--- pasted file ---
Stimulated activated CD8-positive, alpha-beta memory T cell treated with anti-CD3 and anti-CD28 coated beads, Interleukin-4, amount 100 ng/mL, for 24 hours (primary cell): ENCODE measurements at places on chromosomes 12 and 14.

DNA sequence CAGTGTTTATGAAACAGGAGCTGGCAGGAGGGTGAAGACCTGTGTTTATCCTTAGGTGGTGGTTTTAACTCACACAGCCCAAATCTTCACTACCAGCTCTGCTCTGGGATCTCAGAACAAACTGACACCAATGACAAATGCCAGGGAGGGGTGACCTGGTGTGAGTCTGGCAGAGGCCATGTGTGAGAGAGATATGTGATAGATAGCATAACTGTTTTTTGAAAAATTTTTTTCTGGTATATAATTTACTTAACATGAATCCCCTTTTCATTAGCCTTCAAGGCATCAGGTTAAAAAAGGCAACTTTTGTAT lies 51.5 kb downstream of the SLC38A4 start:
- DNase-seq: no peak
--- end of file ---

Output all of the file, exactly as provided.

Stimulated activated CD8-positive, alpha-beta memory T cell treated with anti-CD3 and anti-CD28 coated beads, Interleukin-4, amount 100 ng/mL, for 24 hours (primary cell): ENCODE measurements at places on chromosomes 12 and 14.

DNA sequence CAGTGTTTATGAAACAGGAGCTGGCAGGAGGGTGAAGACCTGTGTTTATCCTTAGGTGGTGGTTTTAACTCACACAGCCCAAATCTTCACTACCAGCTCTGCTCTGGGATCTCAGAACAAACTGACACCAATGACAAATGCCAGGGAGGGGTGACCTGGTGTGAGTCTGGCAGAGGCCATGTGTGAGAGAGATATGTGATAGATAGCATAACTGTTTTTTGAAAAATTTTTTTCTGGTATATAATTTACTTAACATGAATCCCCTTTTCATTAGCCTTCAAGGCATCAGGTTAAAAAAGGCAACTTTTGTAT lies 51.5 kb downstream of the SLC38A4 start:
- DNase-seq: no peak